Challenges with changing restrictions
As COVID restrictions ease in the province, some are happy to be back at work, returning to restaurants, and scheduling sports practices again. A handful of Albertans also threw caution to the wind — a video surfaced this week of a group flouting dining rules at a local restaurant. On the other side of it, many managers and organizers are wading through another set of new restrictions, while others have come to the realization that reopening is no longer a feasible option. In this episode, Jay Ouellette with Edmonton Youth Basketball talks about how sports organizations are working through last-minute changes, and Lisa Caputo discusses why it was time to close the doors at Cibo Bistro permanently. CBC reporter Min Dhariwal takes a look at how the farmers’ protest in India is resonating with people in Edmonton. Plus, a conversation with local musician D’orjay The Singing Shaman about her debut album’s success, as well as racism in country music. And we think we’ve figured out the best new name for Edmonton’s CFL team.
Clearing the COVID contact tracing backlog
As Albertans prepare for an easing of COVID restrictions next week, some business owners are ready to get back at it and some people look forward to working out at the gym again or dining at a pub. However, others think it’s too much too soon as news continues about the presence of variant strains in the province. It brings up questions about whether we know how and where COVID cases are spreading, so CBC reporter and associate producer Stephen Cook takes a look at where we’re at with contact tracing in Alberta. Rowan Ley with the University of Alberta Students’ Union explains how a colony of penguin snow sculptures got the conversation started about cuts to post-secondary education. CBC reporter Josee St-Onge explores the fascinating story of what an antique shop owner discovered when he purchased an estate belonging to the late Madame Rac, a beloved Edmonton piano teacher. Plus, a new local radio station brings Indigenous music and language to Edmonton airwaves.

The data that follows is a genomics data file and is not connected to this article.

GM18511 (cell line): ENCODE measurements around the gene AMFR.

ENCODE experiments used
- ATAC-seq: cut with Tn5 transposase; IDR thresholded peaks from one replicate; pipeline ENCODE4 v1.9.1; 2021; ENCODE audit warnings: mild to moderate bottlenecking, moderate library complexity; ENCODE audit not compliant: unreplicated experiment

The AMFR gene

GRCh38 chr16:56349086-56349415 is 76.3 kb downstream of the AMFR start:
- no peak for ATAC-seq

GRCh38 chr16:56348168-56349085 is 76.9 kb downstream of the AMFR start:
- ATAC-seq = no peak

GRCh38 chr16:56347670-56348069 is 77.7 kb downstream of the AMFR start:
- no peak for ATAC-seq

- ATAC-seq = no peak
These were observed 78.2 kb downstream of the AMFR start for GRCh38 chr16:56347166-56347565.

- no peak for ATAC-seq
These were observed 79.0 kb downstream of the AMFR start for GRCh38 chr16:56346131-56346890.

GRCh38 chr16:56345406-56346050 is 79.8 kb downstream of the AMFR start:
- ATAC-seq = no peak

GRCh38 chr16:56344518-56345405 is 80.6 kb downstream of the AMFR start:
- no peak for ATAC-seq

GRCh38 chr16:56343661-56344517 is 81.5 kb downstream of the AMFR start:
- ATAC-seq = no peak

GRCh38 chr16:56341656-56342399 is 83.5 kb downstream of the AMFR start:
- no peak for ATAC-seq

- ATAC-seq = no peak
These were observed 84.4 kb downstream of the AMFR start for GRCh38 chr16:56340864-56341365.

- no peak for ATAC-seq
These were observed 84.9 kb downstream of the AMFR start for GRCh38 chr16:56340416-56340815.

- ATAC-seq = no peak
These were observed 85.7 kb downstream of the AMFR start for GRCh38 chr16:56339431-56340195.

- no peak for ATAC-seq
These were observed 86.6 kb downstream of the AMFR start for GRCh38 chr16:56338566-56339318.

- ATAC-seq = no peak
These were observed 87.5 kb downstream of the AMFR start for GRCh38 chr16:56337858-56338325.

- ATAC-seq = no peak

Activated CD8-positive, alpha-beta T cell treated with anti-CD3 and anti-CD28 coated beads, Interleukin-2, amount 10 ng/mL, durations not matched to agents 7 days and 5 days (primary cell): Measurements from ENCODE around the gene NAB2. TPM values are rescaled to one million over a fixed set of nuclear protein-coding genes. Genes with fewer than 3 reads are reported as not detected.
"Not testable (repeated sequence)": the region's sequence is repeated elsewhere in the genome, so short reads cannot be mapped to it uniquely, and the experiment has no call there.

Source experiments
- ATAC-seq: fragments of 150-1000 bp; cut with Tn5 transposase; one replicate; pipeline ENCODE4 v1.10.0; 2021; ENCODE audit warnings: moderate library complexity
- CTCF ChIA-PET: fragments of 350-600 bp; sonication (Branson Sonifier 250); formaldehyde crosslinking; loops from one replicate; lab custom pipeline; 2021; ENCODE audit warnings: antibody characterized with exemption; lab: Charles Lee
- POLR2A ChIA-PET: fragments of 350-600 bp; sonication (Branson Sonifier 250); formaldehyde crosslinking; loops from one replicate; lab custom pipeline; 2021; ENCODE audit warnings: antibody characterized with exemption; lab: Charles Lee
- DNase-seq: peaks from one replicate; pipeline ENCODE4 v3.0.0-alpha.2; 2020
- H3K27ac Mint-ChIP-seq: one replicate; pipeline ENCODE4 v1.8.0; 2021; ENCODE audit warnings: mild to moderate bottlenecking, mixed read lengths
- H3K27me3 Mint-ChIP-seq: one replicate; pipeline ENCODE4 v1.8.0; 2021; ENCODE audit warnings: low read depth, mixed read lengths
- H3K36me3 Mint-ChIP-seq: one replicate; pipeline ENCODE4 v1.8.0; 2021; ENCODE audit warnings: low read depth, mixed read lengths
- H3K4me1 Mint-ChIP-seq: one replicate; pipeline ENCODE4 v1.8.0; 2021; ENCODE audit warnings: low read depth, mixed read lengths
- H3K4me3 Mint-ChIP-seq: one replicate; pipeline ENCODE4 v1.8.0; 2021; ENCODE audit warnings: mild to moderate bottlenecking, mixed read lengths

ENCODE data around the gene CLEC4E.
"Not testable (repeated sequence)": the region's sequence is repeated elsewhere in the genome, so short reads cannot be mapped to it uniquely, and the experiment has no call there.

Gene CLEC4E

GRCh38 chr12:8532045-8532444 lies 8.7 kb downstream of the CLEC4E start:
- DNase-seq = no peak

Pandemic leads to troubling trend in heart health
This week marked one year since the first case of COVID-19 was reported in Canada. Numbers are coming down in Alberta, but there are still over 8,000 active cases in the province and many restrictions remain in place. The pandemic has affected lives in many ways, some for better and some for worse. This week, CBC reporter Janet French looks at how the pandemic is interfering with stages of care for heart patients, while reporter Travis McEwan explores how bridge housing in Edmonton provides a safe place to stay and support to people struggling with homelessness. Local fashion blogger Marielle Elizabeth just had an article featured on Vogue’s website. She joins Tara to discuss welcome changes in the style and sustainability of plus-size fashion. Plus, a new bakery business delivers bread and biscuits by bicycle.